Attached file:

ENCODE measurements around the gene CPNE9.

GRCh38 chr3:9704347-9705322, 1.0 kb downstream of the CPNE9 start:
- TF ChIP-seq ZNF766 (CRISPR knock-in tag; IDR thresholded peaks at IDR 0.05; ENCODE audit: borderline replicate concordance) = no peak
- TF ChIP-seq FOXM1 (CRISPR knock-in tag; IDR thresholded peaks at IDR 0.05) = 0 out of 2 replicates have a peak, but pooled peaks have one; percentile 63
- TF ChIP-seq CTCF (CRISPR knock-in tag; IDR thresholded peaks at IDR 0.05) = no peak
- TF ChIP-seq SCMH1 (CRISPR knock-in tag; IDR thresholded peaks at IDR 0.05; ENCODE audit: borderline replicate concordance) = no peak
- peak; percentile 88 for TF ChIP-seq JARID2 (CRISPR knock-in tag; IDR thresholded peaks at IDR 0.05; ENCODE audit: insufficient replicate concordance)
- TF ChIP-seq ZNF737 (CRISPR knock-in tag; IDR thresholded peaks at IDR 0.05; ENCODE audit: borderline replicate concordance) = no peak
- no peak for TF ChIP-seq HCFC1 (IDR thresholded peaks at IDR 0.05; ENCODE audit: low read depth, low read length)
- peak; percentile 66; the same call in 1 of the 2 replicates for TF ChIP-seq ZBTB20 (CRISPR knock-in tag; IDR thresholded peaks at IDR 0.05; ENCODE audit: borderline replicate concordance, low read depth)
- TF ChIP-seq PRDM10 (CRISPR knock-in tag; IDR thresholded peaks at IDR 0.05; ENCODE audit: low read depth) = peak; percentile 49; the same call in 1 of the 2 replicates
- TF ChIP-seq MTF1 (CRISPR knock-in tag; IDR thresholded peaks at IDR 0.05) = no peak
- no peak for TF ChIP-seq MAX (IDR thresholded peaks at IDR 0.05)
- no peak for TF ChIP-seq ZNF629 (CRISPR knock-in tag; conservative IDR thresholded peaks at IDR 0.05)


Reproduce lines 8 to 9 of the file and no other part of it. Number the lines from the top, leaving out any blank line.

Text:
- TF ChIP-seq ZNF737 (CRISPR knock-in tag; IDR thresholded peaks at IDR 0.05; ENCODE audit: borderline replicate concordance) = no peak
- no peak for TF ChIP-seq HCFC1 (IDR thresholded peaks at IDR 0.05; ENCODE audit: low read depth, low read length)